News World Gunman watched mass shooting videos before Navy base attack
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Gunman watched mass shooting videos before Navy base attack

Saudi military students not to have been involved in the Pensacola shooting but are being expelled anyway. Photo: Getty
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The Saudi student who fatally shot three people at a Florida naval base had hosted a dinner party earlier in the week where he and three others watched videos of mass shootings, a US official says.

One of the three students who attended the dinner party videotaped outside the building while the shooting was taking place at Naval Air Station Pensacola on Friday, says the US official, who had been briefed by federal authorities.

Two other Saudi students watched from a car, the official says.

Ten Saudi students are being held on the base on Saturday while several others are unaccounted for.

US officials had previously told The Associated Press they were investigating possible links to terrorism.

The FBI is examining social media posts and investigating whether he acted alone or was connected to any broader group.

The student – identified as Mohammed Saeed Alshamrani – opened fire in a classroom on Friday morning, killing three people.

The assault, which prompted a massive law enforcement response and saw the base locked down, ended when the attacker was shot dead by police.

Eight people were injured, including two policemen.

Family members on Saturday identified one of the victims as a 23-year-old recent graduate of the US Naval Academy who alerted first responders to where the shooter was even after he had been shot several times.

“Joshua Kaleb Watson saved countless lives today with his own,” Adam Watson wrote on Facebook.

“He died a hero and we are beyond proud but there is a hole in our hearts that can never be filled.”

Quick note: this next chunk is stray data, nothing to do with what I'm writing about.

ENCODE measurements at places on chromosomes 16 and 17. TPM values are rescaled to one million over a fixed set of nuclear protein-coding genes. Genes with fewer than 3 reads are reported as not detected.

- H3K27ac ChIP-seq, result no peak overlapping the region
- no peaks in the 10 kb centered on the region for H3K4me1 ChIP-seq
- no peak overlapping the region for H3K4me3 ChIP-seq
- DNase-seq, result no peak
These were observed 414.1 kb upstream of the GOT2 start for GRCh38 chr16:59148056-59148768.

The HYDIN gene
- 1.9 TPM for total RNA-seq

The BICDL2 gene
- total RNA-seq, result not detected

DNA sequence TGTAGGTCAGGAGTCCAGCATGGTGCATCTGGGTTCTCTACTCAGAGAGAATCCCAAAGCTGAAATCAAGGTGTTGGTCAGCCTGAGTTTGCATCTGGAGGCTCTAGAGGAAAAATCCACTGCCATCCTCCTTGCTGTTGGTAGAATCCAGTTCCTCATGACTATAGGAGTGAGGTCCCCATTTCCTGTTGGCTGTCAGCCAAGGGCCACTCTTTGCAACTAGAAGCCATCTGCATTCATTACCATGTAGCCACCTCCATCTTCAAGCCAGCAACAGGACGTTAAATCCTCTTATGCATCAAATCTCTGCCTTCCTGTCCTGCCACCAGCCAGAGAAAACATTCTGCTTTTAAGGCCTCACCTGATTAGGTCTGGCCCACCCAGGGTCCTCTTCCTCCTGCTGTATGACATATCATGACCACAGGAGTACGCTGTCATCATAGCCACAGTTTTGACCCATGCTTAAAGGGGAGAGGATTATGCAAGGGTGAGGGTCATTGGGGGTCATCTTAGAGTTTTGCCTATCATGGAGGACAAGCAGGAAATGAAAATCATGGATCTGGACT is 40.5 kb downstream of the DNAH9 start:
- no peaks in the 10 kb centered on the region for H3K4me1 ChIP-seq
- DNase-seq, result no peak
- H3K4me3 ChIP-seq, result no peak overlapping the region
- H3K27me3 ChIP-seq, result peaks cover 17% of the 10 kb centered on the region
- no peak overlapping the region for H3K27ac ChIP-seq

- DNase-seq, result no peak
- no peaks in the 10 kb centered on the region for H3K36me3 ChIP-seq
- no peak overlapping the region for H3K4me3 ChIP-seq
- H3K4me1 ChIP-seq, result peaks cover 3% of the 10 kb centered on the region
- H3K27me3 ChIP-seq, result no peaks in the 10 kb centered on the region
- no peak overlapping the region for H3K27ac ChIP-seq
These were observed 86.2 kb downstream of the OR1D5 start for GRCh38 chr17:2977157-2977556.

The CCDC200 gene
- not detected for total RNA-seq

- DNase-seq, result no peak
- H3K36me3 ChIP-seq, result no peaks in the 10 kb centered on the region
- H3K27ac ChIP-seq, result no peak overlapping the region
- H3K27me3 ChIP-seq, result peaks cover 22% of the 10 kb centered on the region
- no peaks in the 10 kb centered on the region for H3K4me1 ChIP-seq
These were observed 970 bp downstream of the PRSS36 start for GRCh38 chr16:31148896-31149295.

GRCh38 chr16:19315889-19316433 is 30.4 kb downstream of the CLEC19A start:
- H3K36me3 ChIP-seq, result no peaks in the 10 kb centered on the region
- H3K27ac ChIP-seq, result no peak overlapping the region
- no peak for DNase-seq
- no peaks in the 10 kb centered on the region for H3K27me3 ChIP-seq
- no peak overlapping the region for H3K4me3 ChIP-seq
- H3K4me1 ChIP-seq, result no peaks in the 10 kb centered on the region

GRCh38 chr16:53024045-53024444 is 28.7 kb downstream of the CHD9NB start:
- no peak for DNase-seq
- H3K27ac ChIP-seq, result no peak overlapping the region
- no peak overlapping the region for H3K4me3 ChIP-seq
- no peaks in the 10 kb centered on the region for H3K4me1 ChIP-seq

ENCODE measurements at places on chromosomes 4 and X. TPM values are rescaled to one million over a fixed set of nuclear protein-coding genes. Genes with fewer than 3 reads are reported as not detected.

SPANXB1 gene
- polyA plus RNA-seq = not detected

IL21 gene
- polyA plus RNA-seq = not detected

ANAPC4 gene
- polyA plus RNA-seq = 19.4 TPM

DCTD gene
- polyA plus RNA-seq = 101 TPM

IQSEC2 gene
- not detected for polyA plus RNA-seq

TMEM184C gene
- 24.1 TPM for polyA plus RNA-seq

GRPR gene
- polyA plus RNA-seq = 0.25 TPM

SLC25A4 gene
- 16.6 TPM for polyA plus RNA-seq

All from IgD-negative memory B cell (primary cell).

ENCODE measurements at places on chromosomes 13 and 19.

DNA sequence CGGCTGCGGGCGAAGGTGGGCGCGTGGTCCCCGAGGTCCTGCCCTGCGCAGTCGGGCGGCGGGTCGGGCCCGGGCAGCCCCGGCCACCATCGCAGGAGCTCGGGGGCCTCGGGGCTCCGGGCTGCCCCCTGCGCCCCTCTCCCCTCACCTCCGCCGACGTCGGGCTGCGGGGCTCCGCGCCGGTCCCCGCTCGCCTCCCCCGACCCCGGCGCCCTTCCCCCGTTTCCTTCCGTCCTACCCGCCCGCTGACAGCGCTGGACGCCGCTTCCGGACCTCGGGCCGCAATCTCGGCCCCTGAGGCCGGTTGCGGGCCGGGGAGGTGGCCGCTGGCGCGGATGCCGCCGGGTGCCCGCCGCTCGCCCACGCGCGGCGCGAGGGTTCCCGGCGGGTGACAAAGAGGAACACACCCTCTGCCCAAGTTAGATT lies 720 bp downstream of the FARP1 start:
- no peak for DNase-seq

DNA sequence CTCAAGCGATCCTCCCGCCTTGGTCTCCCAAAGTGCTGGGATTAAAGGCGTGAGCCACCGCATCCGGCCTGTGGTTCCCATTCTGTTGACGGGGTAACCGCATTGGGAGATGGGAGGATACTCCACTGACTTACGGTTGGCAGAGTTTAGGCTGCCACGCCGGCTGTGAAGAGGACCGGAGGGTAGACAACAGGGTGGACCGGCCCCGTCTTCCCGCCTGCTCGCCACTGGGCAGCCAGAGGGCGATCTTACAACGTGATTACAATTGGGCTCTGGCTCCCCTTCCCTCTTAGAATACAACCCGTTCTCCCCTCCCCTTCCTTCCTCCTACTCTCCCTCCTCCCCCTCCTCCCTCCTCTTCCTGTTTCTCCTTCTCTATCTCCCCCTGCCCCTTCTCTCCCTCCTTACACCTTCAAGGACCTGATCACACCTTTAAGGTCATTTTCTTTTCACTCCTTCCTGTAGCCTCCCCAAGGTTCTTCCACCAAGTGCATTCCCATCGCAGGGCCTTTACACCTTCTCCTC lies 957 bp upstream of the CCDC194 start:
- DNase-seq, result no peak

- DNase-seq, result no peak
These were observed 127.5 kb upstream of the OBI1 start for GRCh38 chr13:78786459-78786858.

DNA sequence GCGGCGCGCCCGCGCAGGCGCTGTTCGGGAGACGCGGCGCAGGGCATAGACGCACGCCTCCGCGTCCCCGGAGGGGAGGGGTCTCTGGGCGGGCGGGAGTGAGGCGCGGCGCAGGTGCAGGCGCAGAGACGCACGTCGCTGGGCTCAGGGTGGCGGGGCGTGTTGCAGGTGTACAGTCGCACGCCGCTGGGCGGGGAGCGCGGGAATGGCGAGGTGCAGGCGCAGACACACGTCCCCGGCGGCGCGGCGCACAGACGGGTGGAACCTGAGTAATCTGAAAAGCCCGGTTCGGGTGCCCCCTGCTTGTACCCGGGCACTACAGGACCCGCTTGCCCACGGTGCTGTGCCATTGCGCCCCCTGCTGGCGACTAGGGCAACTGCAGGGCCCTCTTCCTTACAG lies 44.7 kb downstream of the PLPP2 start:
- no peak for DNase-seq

All of the shooting took place in one classroom and the shooter used a handgun, authorities said.

Weapons are not allowed on the base, which Kinsella said would remain closed until further notice.

Adam Watson said his little brother was able to make it outside the classroom building to tell authorities where the shooter was after being shot “multiple” times. “Those details were invaluable,” he wrote on his Facebook page.

Florida senator Rick Scott issued a scathing statement calling the shooting – the second on a US naval base this week – an act of terrorism “whether this individual was motivated by radical Islam or was simply mentally unstable”.

He added it is “clear that we need to take steps to ensure that any and all foreign nationals are scrutinised and vetted extensively before being embedded with our American men and women in uniform”.

However, a national security expert from the Heritage Foundation warned against making an immediate link to terrorism.

Charles Stimson said it should not be assumed that “because he was a Saudi national in their air force and he murdered our people, that he is a terrorist”.

The gunman was a member of the Saudi military who was in aviation training at the base.

During a news conference on Friday night, the FBI declined to confirm the student’s identity and would not comment on his possible motivations.

US President Donald Trump tweeted his condolences to the families of the victims and noted that he had received a phone call from Saudi King Salman.

He said the king told him that “this person in no way shape or form represents the feelings of the Saudi people.”

The Saudi government offered condolences to the victims and their families and said it would provide “full support” to US authorities.

On Wednesday, a sailor whose submarine was docked at Pearl Harbor in Hawaii, opened fire on three civilian employees at the US base, killing two before taking his own life.